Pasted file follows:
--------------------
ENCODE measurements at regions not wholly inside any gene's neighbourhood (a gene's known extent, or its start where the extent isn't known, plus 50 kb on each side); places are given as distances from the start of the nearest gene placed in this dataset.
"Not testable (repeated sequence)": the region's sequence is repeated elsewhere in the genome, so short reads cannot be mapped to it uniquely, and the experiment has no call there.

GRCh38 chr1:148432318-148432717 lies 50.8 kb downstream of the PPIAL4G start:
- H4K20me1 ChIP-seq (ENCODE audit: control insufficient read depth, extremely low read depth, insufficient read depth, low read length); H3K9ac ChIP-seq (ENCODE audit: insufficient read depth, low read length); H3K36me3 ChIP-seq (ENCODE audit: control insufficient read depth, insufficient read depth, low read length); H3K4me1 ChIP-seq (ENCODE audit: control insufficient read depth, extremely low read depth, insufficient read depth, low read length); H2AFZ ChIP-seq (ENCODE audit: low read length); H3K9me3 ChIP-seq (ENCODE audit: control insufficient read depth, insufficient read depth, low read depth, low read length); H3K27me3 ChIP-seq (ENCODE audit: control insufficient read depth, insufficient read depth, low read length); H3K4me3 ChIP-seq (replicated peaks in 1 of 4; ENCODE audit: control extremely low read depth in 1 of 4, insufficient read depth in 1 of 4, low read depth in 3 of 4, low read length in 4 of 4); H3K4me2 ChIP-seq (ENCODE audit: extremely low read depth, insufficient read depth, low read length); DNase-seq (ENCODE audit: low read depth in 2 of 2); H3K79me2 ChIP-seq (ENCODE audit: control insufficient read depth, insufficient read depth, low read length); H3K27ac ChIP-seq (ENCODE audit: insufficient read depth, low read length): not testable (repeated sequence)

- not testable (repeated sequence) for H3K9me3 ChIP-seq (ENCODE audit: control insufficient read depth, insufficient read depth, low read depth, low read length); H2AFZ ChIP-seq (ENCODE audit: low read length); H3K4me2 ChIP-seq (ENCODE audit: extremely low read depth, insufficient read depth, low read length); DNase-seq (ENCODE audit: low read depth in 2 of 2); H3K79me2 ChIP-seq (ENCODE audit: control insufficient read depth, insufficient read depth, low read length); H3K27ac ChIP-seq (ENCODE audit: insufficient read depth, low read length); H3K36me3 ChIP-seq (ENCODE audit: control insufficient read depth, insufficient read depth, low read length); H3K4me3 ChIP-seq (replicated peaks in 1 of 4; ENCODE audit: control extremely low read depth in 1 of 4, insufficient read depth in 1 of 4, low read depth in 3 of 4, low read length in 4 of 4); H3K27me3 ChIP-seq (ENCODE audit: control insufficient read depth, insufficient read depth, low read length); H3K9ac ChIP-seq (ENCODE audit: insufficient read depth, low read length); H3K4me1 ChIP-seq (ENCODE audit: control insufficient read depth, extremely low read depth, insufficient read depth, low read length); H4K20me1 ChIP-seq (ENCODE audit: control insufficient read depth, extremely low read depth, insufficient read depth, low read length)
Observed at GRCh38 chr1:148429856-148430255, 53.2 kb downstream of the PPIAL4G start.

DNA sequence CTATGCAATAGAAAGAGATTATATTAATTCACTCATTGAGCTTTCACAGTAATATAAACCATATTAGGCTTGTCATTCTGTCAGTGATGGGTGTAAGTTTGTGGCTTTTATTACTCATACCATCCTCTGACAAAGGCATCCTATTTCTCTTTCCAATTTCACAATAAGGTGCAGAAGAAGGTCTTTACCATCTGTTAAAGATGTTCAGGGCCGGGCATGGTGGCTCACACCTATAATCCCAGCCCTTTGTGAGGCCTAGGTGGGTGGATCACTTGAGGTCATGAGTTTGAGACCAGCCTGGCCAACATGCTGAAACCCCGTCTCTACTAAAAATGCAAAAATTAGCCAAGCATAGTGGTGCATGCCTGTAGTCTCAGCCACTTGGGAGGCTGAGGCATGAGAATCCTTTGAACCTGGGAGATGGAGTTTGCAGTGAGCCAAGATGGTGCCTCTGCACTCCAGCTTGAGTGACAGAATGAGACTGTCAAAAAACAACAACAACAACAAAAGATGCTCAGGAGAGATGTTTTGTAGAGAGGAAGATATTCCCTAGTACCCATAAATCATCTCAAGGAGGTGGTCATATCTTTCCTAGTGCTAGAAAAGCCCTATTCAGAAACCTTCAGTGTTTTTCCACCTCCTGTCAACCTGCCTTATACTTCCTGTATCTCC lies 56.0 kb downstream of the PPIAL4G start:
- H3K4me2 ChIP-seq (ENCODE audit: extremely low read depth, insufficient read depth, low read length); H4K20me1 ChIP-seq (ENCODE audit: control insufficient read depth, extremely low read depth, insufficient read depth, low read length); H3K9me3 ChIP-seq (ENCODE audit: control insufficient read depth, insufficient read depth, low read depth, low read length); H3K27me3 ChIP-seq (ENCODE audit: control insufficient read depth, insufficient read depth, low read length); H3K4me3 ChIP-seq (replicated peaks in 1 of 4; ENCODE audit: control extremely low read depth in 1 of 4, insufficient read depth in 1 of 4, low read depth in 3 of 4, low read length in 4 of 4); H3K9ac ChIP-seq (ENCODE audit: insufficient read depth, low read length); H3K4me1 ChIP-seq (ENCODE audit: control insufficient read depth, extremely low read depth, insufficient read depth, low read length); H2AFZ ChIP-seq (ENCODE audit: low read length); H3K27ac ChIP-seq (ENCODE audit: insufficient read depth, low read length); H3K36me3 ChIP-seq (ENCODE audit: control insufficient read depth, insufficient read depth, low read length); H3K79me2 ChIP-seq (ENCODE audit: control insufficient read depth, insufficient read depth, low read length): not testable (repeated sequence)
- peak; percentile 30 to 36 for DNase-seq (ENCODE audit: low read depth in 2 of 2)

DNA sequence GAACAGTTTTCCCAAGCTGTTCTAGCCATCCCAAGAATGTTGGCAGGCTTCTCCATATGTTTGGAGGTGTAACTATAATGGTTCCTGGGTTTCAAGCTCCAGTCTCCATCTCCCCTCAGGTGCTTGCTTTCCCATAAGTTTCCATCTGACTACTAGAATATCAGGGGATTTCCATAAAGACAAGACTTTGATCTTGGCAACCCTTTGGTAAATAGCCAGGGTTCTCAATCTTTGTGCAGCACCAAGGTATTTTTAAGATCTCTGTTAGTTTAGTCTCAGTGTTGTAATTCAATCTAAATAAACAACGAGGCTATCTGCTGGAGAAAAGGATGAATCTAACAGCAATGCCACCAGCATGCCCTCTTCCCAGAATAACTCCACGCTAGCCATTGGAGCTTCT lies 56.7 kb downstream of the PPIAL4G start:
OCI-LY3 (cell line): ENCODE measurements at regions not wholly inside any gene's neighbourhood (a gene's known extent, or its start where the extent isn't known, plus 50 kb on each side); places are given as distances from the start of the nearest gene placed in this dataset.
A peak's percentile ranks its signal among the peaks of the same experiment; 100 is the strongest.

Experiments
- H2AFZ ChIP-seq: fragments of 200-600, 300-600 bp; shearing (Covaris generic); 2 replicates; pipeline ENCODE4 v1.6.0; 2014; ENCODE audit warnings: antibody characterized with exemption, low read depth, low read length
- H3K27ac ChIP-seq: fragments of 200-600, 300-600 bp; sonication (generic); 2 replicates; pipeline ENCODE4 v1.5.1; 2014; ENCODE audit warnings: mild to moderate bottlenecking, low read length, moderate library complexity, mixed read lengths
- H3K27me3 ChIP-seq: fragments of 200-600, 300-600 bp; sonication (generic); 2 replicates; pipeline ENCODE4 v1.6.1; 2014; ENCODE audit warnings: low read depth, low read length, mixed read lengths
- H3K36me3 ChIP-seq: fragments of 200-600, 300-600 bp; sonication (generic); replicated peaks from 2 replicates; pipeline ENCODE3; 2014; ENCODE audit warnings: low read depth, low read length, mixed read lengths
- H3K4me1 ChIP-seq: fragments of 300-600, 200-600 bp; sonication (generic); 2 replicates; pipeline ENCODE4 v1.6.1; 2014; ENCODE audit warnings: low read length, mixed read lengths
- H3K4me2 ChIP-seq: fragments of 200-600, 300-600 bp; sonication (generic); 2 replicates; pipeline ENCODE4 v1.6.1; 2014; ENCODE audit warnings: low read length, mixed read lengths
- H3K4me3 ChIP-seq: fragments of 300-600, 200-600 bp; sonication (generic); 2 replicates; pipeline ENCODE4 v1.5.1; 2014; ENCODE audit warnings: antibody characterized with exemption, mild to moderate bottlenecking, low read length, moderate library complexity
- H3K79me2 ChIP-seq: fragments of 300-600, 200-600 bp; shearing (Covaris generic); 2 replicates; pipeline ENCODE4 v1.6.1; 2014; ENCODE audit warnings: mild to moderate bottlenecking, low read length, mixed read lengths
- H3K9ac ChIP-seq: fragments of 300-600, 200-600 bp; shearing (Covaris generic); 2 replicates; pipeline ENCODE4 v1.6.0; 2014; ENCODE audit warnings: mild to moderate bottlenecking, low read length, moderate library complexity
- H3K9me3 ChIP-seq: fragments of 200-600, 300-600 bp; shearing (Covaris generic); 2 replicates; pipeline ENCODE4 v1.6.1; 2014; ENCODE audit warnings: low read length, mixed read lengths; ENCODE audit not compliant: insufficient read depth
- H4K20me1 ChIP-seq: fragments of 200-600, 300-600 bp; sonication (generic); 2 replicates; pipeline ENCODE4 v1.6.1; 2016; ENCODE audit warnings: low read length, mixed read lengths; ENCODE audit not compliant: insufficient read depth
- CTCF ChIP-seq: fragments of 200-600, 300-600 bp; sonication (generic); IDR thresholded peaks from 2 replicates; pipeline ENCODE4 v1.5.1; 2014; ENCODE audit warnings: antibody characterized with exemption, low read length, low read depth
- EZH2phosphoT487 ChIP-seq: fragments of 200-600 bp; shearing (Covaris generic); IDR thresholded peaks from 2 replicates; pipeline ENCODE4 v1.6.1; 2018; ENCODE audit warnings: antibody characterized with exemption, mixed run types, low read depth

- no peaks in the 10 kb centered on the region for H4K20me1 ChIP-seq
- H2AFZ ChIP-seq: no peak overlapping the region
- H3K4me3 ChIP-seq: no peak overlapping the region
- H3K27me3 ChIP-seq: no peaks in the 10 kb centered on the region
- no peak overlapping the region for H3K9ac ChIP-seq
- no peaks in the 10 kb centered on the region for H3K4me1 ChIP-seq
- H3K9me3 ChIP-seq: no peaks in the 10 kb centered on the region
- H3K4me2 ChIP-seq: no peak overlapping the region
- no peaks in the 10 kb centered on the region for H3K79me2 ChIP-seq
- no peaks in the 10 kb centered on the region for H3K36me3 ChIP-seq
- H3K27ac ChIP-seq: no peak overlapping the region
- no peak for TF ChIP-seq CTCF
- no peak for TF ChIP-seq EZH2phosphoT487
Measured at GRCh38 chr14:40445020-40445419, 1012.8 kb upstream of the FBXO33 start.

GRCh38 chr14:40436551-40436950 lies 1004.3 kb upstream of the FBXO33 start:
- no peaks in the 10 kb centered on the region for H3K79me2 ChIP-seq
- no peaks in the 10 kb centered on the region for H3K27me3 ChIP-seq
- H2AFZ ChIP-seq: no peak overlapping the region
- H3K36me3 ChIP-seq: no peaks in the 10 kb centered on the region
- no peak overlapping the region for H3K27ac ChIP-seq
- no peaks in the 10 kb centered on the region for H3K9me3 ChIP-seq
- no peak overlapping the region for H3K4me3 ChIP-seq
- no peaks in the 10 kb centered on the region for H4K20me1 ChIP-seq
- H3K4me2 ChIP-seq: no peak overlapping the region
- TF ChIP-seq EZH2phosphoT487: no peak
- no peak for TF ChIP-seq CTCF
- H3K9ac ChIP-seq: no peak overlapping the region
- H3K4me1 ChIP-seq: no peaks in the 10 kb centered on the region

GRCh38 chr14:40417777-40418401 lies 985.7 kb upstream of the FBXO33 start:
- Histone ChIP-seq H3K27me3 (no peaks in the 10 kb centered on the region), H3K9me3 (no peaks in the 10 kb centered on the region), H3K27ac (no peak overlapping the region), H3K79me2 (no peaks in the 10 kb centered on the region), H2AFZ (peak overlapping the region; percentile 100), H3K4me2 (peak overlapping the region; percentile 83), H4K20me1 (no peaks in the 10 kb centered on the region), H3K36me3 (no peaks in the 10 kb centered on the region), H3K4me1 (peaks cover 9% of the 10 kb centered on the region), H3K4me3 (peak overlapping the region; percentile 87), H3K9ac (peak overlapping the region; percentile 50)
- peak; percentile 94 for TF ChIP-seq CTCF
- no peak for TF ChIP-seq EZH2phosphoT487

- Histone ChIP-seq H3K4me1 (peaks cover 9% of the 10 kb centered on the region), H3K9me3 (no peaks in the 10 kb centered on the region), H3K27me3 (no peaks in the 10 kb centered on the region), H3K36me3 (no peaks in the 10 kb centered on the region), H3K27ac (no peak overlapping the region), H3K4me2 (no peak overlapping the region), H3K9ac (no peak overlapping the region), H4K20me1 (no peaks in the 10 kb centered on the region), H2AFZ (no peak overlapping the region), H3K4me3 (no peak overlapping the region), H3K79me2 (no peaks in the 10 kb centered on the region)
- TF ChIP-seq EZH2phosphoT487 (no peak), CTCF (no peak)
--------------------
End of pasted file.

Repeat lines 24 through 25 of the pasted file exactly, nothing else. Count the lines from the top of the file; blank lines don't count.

- H4K20me1 ChIP-seq: fragments of 200-600, 300-600 bp; sonication (generic); 2 replicates; pipeline ENCODE4 v1.6.1; 2016; ENCODE audit warnings: low read length, mixed read lengths; ENCODE audit not compliant: insufficient read depth
- CTCF ChIP-seq: fragments of 200-600, 300-600 bp; sonication (generic); IDR thresholded peaks from 2 replicates; pipeline ENCODE4 v1.5.1; 2014; ENCODE audit warnings: antibody characterized with exemption, low read length, low read depth